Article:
# Is entanglement a classical phenomena (2)? [closed]

The answer to this question seems to be yes, because you can simulate it with a classical computer and thus by a local classical theory (rule 110 CA) (see this question). However most people disagree with this fact (that is classical), and I a would like to understand why. Why, for instance, is always the main argument against emergent quantum mechanics, such as the famous experiments with oil droplets on a vibrating fluid?

• No. It is not a phenomenon that is described in classical physics books. You know... classical physics... that's the false description of nature that we used to teach exclusively until the early 20th century. Is that your question? :-) May 13, 2015 at 21:08
• no, my question is the general meaning of classical as local, and nonrandom.
– user66432
May 13, 2015 at 21:09
• That's not the definition of classical physics, which for sure is neither local (immediate action at infinite distance by potentials) nor non-random (see the assumptions in statistical mechanics). I think you need to take a step back and ask yourself what you are really worried about. What are you really worried about? May 13, 2015 at 21:12
• @brucesmitherson That would be because it's quite unclear. Please try to elaborate and/or explain at even more clearly than you've done thusfar! :)
– Danu
May 13, 2015 at 21:14
• You can simulate any quantum system on a classical computer (albeit at the cost of exponential slowdown). That does not make all quantum systems classical. May 13, 2015 at 21:33

No, entanglement is not a classical phenomenon. That is because its very definition is quantum:

Let $H_1, H_2$ be quantum spaces of states of two system. A quantum state $\chi\in H_1\otimes H_2$ of the combined system is called separable if it is a simple tensor, i.e. if there are $\phi\in H_1,\psi\in H_2$ such that $\chi = \phi\otimes\psi$. A state is called entangled if it is not separable.

And that's it. Classically, you cannot mimick this because the combined space of classical configuration spaces $Q_1,Q_2$ is the product $Q_1\times Q_2$, where by definition there are $q_1,q_2$ such that $q = (q_1,q_2)$ for every $q\in Q_1\times Q_2$.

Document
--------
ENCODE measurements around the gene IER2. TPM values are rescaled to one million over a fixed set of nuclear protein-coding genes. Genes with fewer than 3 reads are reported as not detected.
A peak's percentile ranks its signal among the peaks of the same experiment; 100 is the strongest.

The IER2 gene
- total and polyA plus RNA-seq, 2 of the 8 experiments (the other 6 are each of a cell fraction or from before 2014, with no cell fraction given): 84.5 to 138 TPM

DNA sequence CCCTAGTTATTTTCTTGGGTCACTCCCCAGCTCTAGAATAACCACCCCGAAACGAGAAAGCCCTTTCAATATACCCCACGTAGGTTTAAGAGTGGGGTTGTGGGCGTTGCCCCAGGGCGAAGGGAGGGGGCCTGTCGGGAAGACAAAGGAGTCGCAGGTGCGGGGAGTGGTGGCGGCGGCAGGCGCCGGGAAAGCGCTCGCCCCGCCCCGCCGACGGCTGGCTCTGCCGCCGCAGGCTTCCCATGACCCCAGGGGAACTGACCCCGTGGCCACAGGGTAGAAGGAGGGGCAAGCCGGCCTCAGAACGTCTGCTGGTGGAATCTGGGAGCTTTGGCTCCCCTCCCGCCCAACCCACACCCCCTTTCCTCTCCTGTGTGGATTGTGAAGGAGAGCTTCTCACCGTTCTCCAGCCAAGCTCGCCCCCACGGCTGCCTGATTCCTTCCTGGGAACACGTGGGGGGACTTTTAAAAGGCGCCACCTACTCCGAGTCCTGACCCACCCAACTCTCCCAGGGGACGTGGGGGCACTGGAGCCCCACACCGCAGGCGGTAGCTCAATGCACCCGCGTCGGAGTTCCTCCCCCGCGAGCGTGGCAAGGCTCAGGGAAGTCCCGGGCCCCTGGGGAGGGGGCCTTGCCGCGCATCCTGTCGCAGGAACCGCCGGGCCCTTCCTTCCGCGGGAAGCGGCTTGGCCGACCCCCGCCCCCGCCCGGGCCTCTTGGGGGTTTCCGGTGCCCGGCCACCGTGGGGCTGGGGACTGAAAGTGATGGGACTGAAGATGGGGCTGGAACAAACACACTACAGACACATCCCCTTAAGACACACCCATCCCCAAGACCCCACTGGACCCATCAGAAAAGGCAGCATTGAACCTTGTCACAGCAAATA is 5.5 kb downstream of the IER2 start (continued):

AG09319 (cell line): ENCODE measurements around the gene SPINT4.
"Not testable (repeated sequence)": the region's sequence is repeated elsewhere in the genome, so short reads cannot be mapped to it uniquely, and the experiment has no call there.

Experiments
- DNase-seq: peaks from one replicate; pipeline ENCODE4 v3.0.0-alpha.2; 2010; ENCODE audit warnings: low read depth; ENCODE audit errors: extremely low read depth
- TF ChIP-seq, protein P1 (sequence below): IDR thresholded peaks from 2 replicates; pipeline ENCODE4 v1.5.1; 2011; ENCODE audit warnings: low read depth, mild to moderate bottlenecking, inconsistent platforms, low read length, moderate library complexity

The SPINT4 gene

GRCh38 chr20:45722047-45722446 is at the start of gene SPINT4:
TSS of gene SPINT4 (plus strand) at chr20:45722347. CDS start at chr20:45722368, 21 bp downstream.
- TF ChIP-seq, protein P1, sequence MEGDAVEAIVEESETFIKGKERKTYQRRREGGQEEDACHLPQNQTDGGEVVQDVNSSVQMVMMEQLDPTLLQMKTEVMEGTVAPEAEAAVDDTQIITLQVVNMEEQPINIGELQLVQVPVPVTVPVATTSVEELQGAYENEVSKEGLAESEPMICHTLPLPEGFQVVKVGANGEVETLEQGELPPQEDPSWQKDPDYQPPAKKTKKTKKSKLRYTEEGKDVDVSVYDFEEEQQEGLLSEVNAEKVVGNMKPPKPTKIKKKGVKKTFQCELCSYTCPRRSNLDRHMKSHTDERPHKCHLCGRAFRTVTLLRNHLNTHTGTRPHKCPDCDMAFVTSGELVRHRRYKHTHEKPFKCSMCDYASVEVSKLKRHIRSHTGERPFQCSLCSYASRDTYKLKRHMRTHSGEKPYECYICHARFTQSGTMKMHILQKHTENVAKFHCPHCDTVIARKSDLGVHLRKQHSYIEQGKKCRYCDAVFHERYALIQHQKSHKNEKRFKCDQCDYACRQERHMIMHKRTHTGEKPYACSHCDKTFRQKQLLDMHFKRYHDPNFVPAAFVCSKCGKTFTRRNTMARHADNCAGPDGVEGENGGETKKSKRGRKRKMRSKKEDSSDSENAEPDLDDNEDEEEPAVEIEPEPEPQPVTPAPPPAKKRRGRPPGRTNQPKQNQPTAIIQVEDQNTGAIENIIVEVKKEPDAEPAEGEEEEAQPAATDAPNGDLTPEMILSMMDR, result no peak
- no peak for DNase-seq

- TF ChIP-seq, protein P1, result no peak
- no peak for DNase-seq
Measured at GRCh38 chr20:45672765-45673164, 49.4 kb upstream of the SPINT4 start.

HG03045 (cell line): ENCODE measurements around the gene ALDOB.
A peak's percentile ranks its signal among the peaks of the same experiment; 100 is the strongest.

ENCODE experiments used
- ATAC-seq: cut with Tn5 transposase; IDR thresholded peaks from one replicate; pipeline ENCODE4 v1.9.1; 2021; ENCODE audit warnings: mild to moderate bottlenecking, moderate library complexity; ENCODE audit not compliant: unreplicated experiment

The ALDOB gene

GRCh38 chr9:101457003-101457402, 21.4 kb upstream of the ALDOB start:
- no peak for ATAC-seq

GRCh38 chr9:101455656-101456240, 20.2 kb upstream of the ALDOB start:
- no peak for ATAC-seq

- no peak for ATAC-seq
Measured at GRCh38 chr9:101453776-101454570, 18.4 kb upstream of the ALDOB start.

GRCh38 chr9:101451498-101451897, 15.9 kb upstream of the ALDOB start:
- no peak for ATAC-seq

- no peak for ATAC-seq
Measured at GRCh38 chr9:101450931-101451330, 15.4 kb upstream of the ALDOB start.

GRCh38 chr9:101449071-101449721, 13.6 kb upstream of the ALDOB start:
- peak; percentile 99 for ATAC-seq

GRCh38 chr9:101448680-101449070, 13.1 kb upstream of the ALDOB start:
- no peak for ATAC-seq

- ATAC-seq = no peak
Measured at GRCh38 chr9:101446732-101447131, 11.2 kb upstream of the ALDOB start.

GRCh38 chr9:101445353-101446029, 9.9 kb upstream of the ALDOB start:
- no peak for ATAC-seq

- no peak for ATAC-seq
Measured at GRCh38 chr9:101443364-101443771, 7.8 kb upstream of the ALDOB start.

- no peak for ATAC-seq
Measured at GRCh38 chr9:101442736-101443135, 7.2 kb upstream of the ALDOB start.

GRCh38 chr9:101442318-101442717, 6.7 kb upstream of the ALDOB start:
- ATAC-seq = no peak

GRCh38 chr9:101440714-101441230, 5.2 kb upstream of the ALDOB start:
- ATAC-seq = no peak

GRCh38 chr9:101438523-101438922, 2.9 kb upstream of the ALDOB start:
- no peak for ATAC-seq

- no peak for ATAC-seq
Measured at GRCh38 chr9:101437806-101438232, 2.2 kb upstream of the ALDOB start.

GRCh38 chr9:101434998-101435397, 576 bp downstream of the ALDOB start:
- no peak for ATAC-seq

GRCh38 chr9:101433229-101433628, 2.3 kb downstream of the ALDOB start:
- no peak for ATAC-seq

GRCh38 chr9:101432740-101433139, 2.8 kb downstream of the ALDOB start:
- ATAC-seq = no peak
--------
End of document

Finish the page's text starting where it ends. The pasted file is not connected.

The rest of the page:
In words, this is saying the following: To every classical state of a system there are uniquely specified states of the subsystems. For a quantum system, the non-entangled states are precisely the states where there are uniquely specified states of the subsystem from which they arise.

It has to be noted that not every entangled state shows "unclassical" behaviour in the sense that you cannot "see" (in the sense of, "model with classical theories") the same kind of correlation or result in some classical system. Entanglement is, in and of itself, a statement about the theory of states of systems, not about correlations and observations.

• Curiously, one could imagine building Newtonian machines that simulate entanglement, since the propagation of information is instantaneous in classical mechanics... I wonder if that will throw the OP a bone? May 13, 2015 at 21:21
• I assume it is relativistic.
– user66432
May 13, 2015 at 21:23
• @brucesmitherson: Whether your theory is relativistic or not does not really play a role. The combined phase space of a system is the product of the individual phase spaces, and you can do a Hamiltonian formulation even of GR, so whether your "classical" theory is Newtonian, SR or GR does not (at least in a way that would be to me evident) influence what I wrote. May 13, 2015 at 21:25
• This is indeed the initial definition. But the question could be "is there a hidden variable deterministic system that can have entangled-like features?". Bohm QM is such an approach and people from this school of thoughts have proposed entanglement experiments. Jun 8, 2015 at 19:14
• I killed a bunch of comments that were delving into the personal (and edited one, too). Please focus on the physics and remember to "Be nice" at all time. Jun 8, 2015 at 21:07